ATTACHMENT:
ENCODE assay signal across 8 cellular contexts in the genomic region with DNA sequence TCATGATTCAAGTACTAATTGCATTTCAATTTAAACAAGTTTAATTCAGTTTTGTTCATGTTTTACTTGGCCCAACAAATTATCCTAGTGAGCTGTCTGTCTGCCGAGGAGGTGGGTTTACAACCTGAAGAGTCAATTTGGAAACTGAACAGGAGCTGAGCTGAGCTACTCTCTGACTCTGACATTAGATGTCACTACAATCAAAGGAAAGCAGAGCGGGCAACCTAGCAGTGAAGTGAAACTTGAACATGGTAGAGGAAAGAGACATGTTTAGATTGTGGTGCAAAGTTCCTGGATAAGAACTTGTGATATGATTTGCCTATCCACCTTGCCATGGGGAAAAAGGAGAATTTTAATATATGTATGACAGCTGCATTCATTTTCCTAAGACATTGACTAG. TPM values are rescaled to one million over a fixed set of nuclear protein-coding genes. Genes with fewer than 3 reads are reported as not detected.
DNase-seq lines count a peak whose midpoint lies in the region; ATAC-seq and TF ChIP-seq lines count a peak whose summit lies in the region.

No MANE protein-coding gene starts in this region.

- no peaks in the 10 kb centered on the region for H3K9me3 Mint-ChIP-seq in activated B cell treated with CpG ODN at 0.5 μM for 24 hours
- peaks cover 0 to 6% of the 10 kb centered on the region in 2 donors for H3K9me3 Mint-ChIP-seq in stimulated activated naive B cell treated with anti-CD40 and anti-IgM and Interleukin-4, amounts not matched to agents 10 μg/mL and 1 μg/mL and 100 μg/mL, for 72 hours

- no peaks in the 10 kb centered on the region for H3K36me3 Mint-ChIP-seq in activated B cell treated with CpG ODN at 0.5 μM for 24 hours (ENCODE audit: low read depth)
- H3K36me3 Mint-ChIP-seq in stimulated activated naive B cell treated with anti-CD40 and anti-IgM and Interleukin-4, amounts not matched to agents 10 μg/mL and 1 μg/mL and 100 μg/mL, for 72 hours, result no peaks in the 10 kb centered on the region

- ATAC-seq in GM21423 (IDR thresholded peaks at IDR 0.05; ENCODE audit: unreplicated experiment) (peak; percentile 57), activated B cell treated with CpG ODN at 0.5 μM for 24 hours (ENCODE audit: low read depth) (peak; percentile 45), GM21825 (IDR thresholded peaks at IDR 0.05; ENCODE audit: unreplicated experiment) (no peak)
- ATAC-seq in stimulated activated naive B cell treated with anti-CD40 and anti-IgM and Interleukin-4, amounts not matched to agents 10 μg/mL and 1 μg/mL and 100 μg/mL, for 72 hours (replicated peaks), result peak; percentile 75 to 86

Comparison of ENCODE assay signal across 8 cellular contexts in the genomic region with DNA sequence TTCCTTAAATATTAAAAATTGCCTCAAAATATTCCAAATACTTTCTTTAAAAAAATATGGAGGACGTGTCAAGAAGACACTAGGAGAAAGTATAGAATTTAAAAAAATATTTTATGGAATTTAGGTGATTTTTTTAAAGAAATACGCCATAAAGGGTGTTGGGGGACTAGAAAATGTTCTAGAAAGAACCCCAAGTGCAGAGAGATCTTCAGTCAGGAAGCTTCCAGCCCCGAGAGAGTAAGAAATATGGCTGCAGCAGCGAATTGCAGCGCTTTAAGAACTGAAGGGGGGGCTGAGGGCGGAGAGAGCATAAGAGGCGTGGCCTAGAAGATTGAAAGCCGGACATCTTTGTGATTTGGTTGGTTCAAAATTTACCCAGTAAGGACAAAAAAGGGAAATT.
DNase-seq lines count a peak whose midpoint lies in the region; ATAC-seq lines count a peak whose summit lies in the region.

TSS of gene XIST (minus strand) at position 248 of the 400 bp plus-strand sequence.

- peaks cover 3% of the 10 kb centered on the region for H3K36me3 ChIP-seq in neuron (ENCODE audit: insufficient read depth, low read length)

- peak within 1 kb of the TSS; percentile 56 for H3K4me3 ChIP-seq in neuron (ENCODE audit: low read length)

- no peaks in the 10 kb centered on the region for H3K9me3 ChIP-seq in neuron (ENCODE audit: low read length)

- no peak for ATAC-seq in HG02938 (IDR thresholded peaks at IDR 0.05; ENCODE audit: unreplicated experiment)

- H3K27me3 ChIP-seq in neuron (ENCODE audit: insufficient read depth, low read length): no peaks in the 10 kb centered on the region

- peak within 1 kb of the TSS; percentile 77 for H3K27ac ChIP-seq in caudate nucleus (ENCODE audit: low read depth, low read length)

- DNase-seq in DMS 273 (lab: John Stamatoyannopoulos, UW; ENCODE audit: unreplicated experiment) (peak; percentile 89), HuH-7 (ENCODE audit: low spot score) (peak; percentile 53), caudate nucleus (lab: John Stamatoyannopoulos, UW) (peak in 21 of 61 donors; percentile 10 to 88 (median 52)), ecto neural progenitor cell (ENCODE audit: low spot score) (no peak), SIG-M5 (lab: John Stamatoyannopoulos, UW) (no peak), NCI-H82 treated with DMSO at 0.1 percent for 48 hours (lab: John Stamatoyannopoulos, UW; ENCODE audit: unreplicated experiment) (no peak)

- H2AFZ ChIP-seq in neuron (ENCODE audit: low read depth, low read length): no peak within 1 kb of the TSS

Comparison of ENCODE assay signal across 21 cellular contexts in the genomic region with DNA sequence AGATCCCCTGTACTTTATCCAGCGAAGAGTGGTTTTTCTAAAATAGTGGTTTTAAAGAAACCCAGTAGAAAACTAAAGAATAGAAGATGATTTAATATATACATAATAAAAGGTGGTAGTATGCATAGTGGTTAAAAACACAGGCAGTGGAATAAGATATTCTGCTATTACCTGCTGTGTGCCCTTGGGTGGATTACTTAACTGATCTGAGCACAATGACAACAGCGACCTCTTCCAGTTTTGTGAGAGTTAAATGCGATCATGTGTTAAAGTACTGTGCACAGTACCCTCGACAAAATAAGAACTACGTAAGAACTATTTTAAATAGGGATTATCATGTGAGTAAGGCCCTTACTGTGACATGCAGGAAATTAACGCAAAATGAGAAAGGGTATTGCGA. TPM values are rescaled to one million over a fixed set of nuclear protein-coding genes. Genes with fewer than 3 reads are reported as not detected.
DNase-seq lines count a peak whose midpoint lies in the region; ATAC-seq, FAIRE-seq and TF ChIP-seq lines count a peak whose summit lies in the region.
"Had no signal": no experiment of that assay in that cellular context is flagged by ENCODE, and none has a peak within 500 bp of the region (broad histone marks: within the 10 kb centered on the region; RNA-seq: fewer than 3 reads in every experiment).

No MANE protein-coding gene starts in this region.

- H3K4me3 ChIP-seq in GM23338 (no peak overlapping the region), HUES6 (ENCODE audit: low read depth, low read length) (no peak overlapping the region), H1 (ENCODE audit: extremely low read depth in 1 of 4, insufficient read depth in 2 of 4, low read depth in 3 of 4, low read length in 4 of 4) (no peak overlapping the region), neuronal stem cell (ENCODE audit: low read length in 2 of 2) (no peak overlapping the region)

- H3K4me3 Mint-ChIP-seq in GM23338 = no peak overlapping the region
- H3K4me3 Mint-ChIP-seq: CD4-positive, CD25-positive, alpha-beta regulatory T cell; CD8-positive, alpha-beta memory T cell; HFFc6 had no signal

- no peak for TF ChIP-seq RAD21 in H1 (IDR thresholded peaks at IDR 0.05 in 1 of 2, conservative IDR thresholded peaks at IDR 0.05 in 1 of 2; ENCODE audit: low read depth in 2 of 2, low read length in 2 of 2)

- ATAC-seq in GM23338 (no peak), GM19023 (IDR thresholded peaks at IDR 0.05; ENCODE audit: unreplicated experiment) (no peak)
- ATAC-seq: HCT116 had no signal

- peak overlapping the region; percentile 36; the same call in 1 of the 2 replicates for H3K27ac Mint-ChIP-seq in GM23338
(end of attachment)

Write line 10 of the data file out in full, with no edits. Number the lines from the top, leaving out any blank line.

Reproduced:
Comparison of ENCODE assay signal across 8 cellular contexts in the genomic region with DNA sequence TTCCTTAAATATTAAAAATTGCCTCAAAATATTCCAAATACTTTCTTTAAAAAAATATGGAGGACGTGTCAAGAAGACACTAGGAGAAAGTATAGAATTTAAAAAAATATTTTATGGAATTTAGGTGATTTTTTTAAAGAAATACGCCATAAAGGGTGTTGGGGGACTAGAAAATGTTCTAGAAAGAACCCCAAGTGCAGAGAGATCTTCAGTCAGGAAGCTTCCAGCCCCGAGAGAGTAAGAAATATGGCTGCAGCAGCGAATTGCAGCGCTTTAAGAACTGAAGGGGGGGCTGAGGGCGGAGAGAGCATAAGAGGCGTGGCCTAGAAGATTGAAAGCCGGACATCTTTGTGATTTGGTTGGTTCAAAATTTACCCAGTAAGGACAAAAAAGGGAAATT.